NATSO Dismisses Tolling Claims in Reason Foundation Study

NATSO, the association representing travel plazas and truckstops, rejected a report that pushes for widespread tolling. The Sept. 12 report was prepared by the Reason Foundation, an organization that has long supported interstate tolls.

"The public detests interstate tolls, and with good reason," said NATSO President and CEO Lisa Mullings. "Tolls divert motorists and truck drivers to non-interstates, leading to more traffic deaths. Additionally, it costs the government more money to collect tolls than to collect fuel taxes."

Among its other faulty assumptions, the report assumes 5 percent collection costs for the entire interstate system based on a study of four existing urban toll roads. The vast majority of the interstate system is rural and therefore has lower volumes, so collection costs are bound to be much higher on average. Historically, it costs less than 1 percent to collect the fuel tax, which is collected at the wholesale level by about 1,500 registered taxpayers. Even with electronic tolling, it costs between 20 percent and 30 percent just for toll collection and administration. 

The report claims motorists prefer tolls to higher fuel taxes, but this is based on surveys asking about tolls only on newly built lanes, not on existing interstates.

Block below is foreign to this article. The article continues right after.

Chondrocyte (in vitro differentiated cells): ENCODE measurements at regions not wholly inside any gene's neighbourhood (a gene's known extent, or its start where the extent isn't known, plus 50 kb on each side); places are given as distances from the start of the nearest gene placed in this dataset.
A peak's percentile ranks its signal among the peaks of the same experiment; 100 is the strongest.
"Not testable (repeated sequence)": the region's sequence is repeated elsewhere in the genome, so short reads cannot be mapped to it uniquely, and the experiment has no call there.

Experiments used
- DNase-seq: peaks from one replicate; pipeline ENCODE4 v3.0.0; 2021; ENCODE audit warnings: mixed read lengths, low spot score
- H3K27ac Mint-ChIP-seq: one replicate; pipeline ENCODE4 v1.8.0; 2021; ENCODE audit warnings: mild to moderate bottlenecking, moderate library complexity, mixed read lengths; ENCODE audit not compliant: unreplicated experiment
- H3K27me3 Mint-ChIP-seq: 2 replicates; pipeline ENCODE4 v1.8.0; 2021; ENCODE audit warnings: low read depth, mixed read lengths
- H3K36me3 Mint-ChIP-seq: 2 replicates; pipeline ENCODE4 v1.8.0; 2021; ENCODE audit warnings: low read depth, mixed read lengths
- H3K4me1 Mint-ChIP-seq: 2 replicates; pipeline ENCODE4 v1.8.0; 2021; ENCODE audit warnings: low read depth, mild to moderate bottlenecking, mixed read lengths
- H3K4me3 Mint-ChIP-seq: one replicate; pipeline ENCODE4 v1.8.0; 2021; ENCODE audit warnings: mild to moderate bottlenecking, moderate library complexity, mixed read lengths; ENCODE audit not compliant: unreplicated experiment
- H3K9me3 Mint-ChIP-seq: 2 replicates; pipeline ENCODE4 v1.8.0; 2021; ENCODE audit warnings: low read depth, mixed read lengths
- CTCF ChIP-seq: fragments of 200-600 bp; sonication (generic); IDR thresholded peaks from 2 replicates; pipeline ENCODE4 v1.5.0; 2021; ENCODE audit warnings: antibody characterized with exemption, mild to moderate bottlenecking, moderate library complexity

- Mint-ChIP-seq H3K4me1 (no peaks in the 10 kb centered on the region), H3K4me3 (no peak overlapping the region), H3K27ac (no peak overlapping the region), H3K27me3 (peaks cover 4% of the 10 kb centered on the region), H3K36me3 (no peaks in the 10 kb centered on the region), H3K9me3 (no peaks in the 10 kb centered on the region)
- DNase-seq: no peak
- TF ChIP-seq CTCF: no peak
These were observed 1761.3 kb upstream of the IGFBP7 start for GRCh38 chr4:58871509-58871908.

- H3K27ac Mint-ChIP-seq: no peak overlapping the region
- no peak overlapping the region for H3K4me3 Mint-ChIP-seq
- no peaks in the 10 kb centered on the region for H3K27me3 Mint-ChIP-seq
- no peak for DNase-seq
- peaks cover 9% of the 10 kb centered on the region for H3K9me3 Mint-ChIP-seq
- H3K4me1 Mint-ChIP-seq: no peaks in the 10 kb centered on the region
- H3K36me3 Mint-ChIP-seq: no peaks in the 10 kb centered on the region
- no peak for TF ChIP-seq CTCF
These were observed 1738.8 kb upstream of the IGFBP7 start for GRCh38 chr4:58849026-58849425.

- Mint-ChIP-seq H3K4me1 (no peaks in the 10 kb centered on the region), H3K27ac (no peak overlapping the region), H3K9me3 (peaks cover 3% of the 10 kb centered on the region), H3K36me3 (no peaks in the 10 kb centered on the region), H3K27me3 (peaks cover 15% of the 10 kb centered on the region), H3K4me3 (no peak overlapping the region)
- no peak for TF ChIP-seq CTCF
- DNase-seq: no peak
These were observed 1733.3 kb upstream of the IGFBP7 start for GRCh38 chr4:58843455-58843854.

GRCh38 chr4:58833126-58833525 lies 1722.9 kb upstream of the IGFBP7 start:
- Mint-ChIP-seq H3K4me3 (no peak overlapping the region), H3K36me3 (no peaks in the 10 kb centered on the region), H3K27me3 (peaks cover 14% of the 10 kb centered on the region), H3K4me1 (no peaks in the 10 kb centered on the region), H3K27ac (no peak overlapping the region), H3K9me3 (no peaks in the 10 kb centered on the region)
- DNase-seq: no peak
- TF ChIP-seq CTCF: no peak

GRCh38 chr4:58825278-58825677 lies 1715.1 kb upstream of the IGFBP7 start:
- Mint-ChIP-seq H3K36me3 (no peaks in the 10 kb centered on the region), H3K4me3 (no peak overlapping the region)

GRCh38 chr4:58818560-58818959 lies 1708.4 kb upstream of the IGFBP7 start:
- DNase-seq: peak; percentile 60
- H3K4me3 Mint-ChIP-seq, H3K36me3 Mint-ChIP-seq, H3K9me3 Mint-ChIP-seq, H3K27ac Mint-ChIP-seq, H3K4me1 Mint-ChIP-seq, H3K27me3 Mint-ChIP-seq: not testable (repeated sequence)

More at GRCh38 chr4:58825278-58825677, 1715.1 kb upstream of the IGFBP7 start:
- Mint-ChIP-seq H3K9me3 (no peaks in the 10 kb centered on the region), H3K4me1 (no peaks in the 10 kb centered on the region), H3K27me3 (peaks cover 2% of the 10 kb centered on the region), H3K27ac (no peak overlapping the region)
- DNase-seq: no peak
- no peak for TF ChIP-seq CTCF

The Reason Foundation's report mischaracterizes why three states that have been granted conditional approval to implement interstate tolling under a federal pilot program have not moved forward. The report claims Virginia, North Carolina and Missouri have not “solved the political problem of getting legislative approval to go forward.”  The fact is the legislature in each of the states killed the tolling initiatives, citing overwhelming public opposition to it. 

"It is not a 'political problem' when citizens urge their elected officials to reject a proposal that would, if enacted, effectively tax them twice," Mullings said.

The document also projects diversion rates off the interstate system of 10 percent for cars and 20 percent for trucks, yet fails to look at the additional infrastructure, safety, congestion and air quality impacts. A recent study by the North Carolina Department of Transportation projected a diversion rate as high as 40 percent if the state had moved forward with its proposal to toll I-95. 

Despite having the authority to toll existing interstates since 1991, no state has done so (other than HOV lanes) due to public opposition. Opposition centers on economic concerns for residents and businesses as well as concerns about the diversion of traffic to less-safe roads, the double taxation of motorists and the increased costs for shipped goods.


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